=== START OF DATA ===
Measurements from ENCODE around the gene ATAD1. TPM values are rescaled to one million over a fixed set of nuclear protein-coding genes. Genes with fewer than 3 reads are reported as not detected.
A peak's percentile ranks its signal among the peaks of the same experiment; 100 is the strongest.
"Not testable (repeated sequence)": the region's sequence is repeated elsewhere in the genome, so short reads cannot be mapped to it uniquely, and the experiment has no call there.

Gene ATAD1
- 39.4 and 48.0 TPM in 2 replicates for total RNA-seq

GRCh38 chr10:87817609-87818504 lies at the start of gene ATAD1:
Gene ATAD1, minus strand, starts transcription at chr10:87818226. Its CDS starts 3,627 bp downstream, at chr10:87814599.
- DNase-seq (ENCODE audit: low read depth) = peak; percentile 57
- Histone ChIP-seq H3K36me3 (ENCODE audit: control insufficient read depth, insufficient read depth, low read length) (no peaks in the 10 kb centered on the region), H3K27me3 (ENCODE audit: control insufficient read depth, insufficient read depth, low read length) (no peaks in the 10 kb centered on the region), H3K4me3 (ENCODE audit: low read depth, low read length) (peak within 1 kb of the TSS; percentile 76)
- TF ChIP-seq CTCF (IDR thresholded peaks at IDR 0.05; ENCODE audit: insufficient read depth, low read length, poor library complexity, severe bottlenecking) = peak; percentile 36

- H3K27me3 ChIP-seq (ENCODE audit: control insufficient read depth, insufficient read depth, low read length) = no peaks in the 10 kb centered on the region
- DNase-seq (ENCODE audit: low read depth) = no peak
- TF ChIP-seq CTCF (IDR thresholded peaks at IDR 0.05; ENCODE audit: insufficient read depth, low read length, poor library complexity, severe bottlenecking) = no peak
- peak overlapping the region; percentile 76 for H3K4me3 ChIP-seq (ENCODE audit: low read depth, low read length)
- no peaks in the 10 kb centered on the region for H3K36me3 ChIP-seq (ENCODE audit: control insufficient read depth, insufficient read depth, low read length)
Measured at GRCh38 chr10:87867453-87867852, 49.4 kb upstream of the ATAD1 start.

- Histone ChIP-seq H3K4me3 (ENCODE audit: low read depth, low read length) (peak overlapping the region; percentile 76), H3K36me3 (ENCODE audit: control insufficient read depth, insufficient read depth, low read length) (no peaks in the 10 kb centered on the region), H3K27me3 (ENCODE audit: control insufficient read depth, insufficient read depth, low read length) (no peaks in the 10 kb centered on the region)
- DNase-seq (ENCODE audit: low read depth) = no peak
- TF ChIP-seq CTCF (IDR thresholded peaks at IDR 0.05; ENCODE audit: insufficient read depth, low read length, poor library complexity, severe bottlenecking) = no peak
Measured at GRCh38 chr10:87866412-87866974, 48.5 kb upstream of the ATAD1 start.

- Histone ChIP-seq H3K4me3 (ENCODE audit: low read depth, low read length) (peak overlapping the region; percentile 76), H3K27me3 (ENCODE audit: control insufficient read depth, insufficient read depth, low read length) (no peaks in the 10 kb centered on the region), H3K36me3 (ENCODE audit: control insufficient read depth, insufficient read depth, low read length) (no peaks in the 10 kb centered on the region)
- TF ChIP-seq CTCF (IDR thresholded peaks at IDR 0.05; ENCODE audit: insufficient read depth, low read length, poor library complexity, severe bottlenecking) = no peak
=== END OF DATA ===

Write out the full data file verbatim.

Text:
Measurements from ENCODE around the gene ATAD1. TPM values are rescaled to one million over a fixed set of nuclear protein-coding genes. Genes with fewer than 3 reads are reported as not detected.
A peak's percentile ranks its signal among the peaks of the same experiment; 100 is the strongest.
"Not testable (repeated sequence)": the region's sequence is repeated elsewhere in the genome, so short reads cannot be mapped to it uniquely, and the experiment has no call there.

Gene ATAD1
- 39.4 and 48.0 TPM in 2 replicates for total RNA-seq

GRCh38 chr10:87817609-87818504 lies at the start of gene ATAD1:
Gene ATAD1, minus strand, starts transcription at chr10:87818226. Its CDS starts 3,627 bp downstream, at chr10:87814599.
- DNase-seq (ENCODE audit: low read depth) = peak; percentile 57
- Histone ChIP-seq H3K36me3 (ENCODE audit: control insufficient read depth, insufficient read depth, low read length) (no peaks in the 10 kb centered on the region), H3K27me3 (ENCODE audit: control insufficient read depth, insufficient read depth, low read length) (no peaks in the 10 kb centered on the region), H3K4me3 (ENCODE audit: low read depth, low read length) (peak within 1 kb of the TSS; percentile 76)
- TF ChIP-seq CTCF (IDR thresholded peaks at IDR 0.05; ENCODE audit: insufficient read depth, low read length, poor library complexity, severe bottlenecking) = peak; percentile 36

- H3K27me3 ChIP-seq (ENCODE audit: control insufficient read depth, insufficient read depth, low read length) = no peaks in the 10 kb centered on the region
- DNase-seq (ENCODE audit: low read depth) = no peak
- TF ChIP-seq CTCF (IDR thresholded peaks at IDR 0.05; ENCODE audit: insufficient read depth, low read length, poor library complexity, severe bottlenecking) = no peak
- peak overlapping the region; percentile 76 for H3K4me3 ChIP-seq (ENCODE audit: low read depth, low read length)
- no peaks in the 10 kb centered on the region for H3K36me3 ChIP-seq (ENCODE audit: control insufficient read depth, insufficient read depth, low read length)
Measured at GRCh38 chr10:87867453-87867852, 49.4 kb upstream of the ATAD1 start.

- Histone ChIP-seq H3K4me3 (ENCODE audit: low read depth, low read length) (peak overlapping the region; percentile 76), H3K36me3 (ENCODE audit: control insufficient read depth, insufficient read depth, low read length) (no peaks in the 10 kb centered on the region), H3K27me3 (ENCODE audit: control insufficient read depth, insufficient read depth, low read length) (no peaks in the 10 kb centered on the region)
- DNase-seq (ENCODE audit: low read depth) = no peak
- TF ChIP-seq CTCF (IDR thresholded peaks at IDR 0.05; ENCODE audit: insufficient read depth, low read length, poor library complexity, severe bottlenecking) = no peak
Measured at GRCh38 chr10:87866412-87866974, 48.5 kb upstream of the ATAD1 start.

- Histone ChIP-seq H3K4me3 (ENCODE audit: low read depth, low read length) (peak overlapping the region; percentile 76), H3K27me3 (ENCODE audit: control insufficient read depth, insufficient read depth, low read length) (no peaks in the 10 kb centered on the region), H3K36me3 (ENCODE audit: control insufficient read depth, insufficient read depth, low read length) (no peaks in the 10 kb centered on the region)
- TF ChIP-seq CTCF (IDR thresholded peaks at IDR 0.05; ENCODE audit: insufficient read depth, low read length, poor library complexity, severe bottlenecking) = no peak